Concert Reviews

Last Night...Sea Wolf and Nada Surf @ Gothic Theater

Sea Wolf, Nada Surf April 1, 2008 Bluebird Theater Better Than: A sound-check that lasts all night

“Politicians are at their worst when they’re talking about politics,” my friend Brett said to me as we were leaving the Nada Surf show at the Gothic Tuesday evening. “Same holds true for musicians.” Like any such maxim uttered after five Coors Lights, Brett’s words are up for debate. Sometimes you want to hear Obama talk about stumping in a bowling alley just like sometimes it’s cool to hear your geek-musician buddy go off on John Frusciante’s technical prowess. But for the first handful of songs that comprised Nada Surf’s set, Brett’s words rang true.

Lead singer-songwriter Matthew Caws had just rejoined the group after spending time at home with his son in NYC, the mop-topped front man explained, and as a result had missed sound-check. Thus the audience - which had been whipped into a frenzy by opening band Sea Wolf - smiled politely and nodded their aging heads through what was essentially a six-song sound-check, interspersed with “tech-talk,” as Caws called it. As a result opener “Concrete Bed,” lacked teeth, as did rocker “Happy Kid” from Let Go, and “Whose Authority,” a personal favorite off the new album Lucky, sounded like they’d never played it before. The introduction of Calexico troubadour Martin Wenk elicited cheers from the crowd, but alas, led to more technical confusion, and I began to think that maybe the group was not cut out for venues this large.

And then, suddenly, the tech-talk ceased, the sound was adjusted and Nada Surf began to take over. Caws introduced “Inside of Love,” as their “Motown song,” but explained that despite the presence of Wenk, there was a real lack of horns and that he needed the audience to replace those horns by…swaying side to side! No one seemed to find this request either odd or incapable of solving a paucity of brass, and simply began swaying back-and-forth as instructed. Such is the power of Caws’ stage-presence. Like some happy-go-lucky, pothead kindergarten teacher who gives every kid a gold star, Caws is just likeable; so when he tells you to sway or makes weird references to Indiana Jones and Star Wars, you just go along with it and think, Yup, I’m enrolling my kid in that guy’s class next fall.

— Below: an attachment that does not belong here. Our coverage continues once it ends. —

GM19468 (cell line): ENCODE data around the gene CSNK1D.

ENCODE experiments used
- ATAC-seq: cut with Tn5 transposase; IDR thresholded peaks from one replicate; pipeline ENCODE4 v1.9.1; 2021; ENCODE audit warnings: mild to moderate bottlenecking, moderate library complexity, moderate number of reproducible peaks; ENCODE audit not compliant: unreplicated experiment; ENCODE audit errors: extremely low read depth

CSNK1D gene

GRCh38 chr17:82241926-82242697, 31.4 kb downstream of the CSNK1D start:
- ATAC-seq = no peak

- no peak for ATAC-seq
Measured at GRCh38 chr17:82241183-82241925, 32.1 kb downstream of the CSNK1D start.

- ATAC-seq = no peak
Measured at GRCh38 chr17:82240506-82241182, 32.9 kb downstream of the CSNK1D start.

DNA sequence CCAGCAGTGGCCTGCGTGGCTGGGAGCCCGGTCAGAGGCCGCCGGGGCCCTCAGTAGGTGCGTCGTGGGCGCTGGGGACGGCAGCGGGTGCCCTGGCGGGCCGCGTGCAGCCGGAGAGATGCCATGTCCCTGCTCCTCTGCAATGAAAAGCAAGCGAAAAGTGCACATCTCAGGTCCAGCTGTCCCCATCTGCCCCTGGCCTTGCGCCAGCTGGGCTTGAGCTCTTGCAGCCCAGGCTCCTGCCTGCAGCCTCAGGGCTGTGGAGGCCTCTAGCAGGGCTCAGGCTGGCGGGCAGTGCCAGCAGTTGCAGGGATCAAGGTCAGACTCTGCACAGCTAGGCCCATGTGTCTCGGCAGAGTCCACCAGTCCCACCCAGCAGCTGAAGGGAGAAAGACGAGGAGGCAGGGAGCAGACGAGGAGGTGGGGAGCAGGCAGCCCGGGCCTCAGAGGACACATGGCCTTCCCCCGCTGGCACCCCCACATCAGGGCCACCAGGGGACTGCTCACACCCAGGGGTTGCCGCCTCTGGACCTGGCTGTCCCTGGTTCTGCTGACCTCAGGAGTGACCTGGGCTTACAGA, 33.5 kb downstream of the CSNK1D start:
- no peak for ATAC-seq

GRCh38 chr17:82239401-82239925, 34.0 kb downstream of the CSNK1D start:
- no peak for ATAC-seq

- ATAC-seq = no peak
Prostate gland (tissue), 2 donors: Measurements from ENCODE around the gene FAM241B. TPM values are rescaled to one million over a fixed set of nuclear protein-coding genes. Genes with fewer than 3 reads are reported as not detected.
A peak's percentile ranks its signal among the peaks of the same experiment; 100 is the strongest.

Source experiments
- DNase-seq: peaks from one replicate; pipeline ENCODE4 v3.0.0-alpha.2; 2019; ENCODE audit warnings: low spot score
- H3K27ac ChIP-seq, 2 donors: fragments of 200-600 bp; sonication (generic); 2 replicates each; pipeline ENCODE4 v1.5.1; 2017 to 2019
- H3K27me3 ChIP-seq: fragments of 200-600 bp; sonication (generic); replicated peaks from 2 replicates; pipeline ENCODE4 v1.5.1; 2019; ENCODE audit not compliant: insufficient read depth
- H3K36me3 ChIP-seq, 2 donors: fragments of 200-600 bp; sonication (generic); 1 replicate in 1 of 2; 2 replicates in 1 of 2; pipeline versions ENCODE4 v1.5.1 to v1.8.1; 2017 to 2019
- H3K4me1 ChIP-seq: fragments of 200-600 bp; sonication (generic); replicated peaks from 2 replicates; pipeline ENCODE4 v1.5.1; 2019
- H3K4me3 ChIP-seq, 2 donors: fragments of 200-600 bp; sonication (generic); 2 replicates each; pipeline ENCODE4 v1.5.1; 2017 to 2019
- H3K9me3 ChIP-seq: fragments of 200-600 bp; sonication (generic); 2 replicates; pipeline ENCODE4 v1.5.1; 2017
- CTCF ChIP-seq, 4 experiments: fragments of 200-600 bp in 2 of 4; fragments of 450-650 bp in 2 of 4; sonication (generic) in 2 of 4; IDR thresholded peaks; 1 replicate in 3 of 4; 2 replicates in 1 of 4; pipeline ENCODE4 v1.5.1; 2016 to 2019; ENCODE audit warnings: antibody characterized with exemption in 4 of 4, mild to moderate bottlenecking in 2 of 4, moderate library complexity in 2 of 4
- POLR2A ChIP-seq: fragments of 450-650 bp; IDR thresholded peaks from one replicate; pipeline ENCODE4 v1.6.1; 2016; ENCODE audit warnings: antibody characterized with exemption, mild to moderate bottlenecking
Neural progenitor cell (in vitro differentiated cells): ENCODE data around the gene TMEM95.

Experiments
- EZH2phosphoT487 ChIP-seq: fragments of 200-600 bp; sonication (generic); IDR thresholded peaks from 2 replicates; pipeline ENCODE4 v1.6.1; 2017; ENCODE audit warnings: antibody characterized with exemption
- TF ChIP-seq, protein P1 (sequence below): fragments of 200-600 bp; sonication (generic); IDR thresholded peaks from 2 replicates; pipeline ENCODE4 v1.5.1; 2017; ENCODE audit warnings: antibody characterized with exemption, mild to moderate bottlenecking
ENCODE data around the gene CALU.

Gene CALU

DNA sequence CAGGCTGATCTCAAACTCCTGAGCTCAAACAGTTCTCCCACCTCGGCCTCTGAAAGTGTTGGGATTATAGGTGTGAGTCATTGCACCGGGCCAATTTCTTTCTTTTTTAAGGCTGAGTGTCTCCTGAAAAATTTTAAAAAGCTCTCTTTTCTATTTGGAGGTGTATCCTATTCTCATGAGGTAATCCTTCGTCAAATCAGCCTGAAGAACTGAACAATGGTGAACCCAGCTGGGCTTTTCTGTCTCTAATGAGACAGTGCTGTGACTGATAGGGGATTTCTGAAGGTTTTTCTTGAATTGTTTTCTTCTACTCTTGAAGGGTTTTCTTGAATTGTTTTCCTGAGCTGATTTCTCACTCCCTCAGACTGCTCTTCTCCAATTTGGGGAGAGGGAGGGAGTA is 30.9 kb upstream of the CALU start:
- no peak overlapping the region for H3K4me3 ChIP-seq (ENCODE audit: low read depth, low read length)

Next up was “Fruit Flies,” a build-up rocker with an almost catatonically slow opening – so much so that when a stray fan let out an emphatic, “Whoo!” during the near silence, Caws couldn’t prevent himself from cracking up and stopping the song altogether. Similar airy moments occurred when the trio was cranking up for their next tune, only for a menacing cry of “Popular,” to surface from the balcony, uttered almost as a challenge, as if the band would never dare play the 1996 MTV hit-single that put them on the map, as though they would never dare reference the days before they truly developed the indie-lullaby expertise that lands them on so many critics favorite lists.

“We’ll play that song,” Caws responded. “We like that song.”

And so “Popular” ensued, and a sea of shoe-gazing heads suddenly banged their bald-spots to and fro, remembering high school football and cheerleaders and late nights watching the Buzz Bin. Afterwards Caws explained that some critic once asked the group if it was frustrating that people still only know the group for a twelve-year-old song.

“Does anyone here only know us for that song?” he inquired to resounding boos of absolutely-not. “Okay then. It’s just another fucking tune for us.”

Caws, bassist Daniel Lorca, (smoking, drinking, seemingly wishing to be somewhere else yet completely on-point), and drummer Ira Elliot continued on for over an hour like the road-warriors they are before closing out their encore with, “The Blankest Year,” a song whose lyrics, “Ah fuck it… I’m gonna have a party,” perfectly and succinctly capture the joyous pathos of Nada Surf’s music. “Fuck Iiiiiit,” the audience sang back at every reprise, distinguishing all memories of a show that began essentially as a sound-check.

– Adam Cayton-Holland

Personal Bias: I saw Nada Surf at the Bluebird a couple years back and it was one of those random shows where the group so unexpectedly knocks it out of the park that you’re forced to include it in your list of, “Dude, all-time favorite shows.” So it’s hard to top that one for me.

Random Detail: Looking down at the audience from the balcony I couldn’t help but think Nada Surf should be an entry on the blog, “Stuff White People Like.”

By The Way: Lisa, from Sea Wolf, joined the group for “Stalemate” with her accordion. Never knew chicks with accordions could be so hot. They can.

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Sean Cronin